This post tries to debunk some popular, but misguided, views on demographic trends in today’s Russia. These consist of the perception that Russia is in a demographic “death spiral” that dooms it to national decline (BidenEberstadt, NIC, CIA, Stratfor, etc). Some extreme pessimists even predict that ethnic Russians – ravaged by AIDS, infertility and alcoholism – will die out as an ethnicity, displaced by Islamist hordes and Chinese settlers (Steyn, Collard).

The Myth of Russia’s Demographic Apocalypse

Think again. While it is true that Russia’s current demographic situation is nothing to write home about, most of the demographic trends that matter are highly positive – and there is compelling evidence that Russia can still return to a healthy, longterm pattern of sustainable population replacement.


MYTH: Russia is losing 750,000 of its population per year and will become depopulated within decades.

REALITY: In 1992, for the first time since the Great Patriotic War, deaths exceeded births in Russia, forming the so-called “Russian Cross”. Since then the population fell from 149mn to 142mn souls. However, the rate of depopulation has slowed massively in recent years.

As of 2008, there were 362,000 more deaths than births in Russia, down from 847,000 in 2005.  Furthermore, adding in migration would give a total population loss of just 105,000 people in 2008, equivalent to -0.07% of the population, which is a massive improvement from the 721,000 fall in 2005. The situation continued improving in 2009, despite the economic crisis, with Russia seeing positive natural increase in August and September for the first time in 15 years.

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Documentary Review: Lessons from Byzantium

I finally watched the film Гибель Империи. Византийский урок (Death of an Empire: the Byzantine Lesson), narrated by Archimandrite Tikhon Shevkunov, the father-confessor of Vladimir Putin. This film takes a stylized interpretation of the decline and fall of the Byzantine Empire – the root cause of which is attributed to mystical factors such as loss of faith in indigenous traditions, the state, and God – and implicitly (and at the end explicitly) draws lessons for modern-day Russia about the dangers of corruption, poshlost, and denigration of national traditions in favor of indiscriminate copying of foreign ways.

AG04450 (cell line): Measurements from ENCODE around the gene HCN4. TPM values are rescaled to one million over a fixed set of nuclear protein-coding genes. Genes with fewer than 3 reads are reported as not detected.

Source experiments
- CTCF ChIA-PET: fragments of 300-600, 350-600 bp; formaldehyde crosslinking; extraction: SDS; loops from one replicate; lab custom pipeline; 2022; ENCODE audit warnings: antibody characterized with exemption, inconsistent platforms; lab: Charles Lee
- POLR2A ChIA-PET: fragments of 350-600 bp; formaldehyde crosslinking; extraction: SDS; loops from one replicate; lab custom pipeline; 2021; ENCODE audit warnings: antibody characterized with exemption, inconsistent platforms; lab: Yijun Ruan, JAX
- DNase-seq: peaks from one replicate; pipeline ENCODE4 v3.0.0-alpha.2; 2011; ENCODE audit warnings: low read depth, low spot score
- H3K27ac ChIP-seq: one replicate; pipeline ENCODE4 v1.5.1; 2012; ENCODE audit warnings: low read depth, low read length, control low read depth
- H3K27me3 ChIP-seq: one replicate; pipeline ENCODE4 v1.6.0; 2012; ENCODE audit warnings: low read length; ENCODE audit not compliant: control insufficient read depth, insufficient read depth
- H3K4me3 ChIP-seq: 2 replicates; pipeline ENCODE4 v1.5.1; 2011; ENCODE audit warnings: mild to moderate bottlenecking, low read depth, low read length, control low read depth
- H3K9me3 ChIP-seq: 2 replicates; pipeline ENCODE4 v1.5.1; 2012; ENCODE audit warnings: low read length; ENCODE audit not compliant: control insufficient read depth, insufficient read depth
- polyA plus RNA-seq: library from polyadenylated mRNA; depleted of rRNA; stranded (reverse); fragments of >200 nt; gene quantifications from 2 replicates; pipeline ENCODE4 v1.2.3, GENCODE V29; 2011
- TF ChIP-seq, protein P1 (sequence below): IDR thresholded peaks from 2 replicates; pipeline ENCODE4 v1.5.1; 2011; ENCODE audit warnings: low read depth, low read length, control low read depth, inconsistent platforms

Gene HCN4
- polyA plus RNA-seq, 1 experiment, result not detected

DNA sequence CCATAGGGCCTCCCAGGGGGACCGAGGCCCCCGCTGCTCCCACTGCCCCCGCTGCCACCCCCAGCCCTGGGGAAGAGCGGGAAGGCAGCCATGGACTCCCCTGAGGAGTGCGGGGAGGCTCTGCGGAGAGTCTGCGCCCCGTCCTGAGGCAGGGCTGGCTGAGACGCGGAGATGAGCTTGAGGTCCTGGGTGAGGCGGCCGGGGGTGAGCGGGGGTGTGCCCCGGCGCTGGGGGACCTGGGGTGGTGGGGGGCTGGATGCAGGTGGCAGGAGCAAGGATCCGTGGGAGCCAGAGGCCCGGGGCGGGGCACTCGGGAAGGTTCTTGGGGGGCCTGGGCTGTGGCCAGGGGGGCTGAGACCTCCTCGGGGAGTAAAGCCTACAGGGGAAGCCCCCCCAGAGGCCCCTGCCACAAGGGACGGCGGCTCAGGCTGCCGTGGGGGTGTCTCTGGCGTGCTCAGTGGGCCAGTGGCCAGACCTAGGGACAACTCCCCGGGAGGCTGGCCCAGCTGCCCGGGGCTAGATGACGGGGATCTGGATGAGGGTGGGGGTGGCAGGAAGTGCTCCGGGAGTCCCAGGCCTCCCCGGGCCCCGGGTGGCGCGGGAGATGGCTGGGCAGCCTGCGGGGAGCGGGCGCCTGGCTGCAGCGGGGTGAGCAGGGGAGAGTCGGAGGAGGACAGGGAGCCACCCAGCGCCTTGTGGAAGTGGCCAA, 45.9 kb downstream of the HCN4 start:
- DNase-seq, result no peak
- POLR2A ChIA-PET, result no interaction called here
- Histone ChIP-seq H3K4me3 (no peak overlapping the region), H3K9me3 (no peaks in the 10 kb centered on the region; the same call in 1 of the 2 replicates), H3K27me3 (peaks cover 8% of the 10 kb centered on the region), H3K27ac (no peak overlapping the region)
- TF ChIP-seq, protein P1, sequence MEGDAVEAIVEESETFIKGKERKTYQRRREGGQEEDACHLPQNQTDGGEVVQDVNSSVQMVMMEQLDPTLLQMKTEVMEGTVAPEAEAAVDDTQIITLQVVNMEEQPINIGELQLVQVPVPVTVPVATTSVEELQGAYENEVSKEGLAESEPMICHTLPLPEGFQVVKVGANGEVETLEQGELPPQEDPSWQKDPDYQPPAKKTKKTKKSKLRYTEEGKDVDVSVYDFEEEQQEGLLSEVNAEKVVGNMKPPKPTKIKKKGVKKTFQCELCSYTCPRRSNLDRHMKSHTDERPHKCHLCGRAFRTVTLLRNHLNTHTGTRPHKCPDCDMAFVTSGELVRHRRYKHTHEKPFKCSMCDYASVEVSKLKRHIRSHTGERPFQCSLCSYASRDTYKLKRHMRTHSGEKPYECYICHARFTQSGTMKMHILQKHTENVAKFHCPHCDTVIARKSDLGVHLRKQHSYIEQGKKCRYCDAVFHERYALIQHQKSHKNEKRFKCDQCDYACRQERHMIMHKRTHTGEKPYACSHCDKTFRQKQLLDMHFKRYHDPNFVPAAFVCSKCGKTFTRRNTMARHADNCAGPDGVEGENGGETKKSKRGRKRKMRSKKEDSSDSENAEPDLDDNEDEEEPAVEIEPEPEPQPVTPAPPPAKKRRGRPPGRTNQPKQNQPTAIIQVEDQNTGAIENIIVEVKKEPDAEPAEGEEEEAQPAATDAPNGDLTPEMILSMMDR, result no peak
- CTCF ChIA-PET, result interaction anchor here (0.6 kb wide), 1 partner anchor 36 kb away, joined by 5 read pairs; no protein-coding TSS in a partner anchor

One could (rightly) quibble at the film’s ahistoricity, selective coverage, and slanted rhetoric. It is questionable that the West’s plundering of Constantinople during the Fourth Crusade was what spurred the development of European capitalism, and so is the assertion that the fundamental cause of Byzantium’s final defeat to the Ottoman Turks in 1453 was due to its recognition of papal supremacy. The arguments eschew rigorous analysis, instead relying on “mystical” explanations based on “life and death biological growth analogies of life and death and vaguely defined concepts of “vigor” and “decadence””, which are unscientific, albeit aesthetic (and hence persuasive). So it is justifiable for the academic historian or the “Western chauvinist” to dismiss the film out of hand.

However, that is to miss the point, which is that the film is political, following in the Russian Orthodox Church’s long tradition of legitimizing the Russian state. It is also a reflection of the feelings of the current Kremlin elites and a majority of the Russian population.

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Cliodynamics: Mathematizing History

One of the most interesting emerging sciences today, in my opinion, is cliodynamics. Their practitioners attempt to come to with mathematical models of history to explain “big history” – things like the rise of empires, social discontent, civil wars, and state collapse. To the casual observer history may appear to be chaotic and fathomless, devoid of any overreaching pattern or logic, and consequently the future is even more so (because “the past is all we have”).

This state of affairs, however, is slowly ebbing away. Of course, from the earliest times, civilizational theorists like Ibn Khaldun, Oswald Spengler and Arnold Toynbee dreamed of rationalizing history, and their efforts were expounded upon by thinkers like Nikolai Kondratiev, Fernand Braudel, Joseph Schumpeter, and Heinz von Foerster. However, it is only with the newest crop of pioneers like Andrei Korotayev, Sergey Nefedov, and Peter Turchin that a true, rigorous mathematized history is coming into being – a discipline recently christened cliodynamics.